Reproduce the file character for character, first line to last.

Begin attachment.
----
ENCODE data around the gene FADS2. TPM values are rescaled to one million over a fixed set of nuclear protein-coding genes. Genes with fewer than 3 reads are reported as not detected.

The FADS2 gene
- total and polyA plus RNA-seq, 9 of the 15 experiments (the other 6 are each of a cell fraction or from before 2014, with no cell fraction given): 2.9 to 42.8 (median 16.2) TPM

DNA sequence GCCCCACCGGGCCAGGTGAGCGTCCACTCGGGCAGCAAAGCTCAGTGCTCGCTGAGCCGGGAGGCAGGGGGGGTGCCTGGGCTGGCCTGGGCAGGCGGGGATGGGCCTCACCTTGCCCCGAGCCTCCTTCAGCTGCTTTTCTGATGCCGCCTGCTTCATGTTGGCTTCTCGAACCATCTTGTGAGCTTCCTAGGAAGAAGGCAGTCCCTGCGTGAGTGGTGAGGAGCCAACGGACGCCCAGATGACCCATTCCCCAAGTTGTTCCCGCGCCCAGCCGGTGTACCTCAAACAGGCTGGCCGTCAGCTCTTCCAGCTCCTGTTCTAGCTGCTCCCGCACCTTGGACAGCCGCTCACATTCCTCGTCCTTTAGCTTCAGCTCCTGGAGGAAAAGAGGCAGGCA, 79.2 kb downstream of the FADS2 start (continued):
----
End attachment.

ENCODE data around the gene FADS2. TPM values are rescaled to one million over a fixed set of nuclear protein-coding genes. Genes with fewer than 3 reads are reported as not detected.

The FADS2 gene
- total and polyA plus RNA-seq, 9 of the 15 experiments (the other 6 are each of a cell fraction or from before 2014, with no cell fraction given): 2.9 to 42.8 (median 16.2) TPM

DNA sequence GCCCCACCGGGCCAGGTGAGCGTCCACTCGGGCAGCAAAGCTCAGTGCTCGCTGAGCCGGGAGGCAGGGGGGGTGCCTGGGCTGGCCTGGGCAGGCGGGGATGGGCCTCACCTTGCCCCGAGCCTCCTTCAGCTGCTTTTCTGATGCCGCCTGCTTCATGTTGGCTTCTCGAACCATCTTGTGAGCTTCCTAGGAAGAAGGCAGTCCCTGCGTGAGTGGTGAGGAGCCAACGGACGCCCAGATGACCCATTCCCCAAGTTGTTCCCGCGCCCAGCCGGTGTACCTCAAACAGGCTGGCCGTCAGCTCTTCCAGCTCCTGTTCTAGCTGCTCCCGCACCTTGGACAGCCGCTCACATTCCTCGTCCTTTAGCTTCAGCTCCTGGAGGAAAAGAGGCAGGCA, 79.2 kb downstream of the FADS2 start (continued):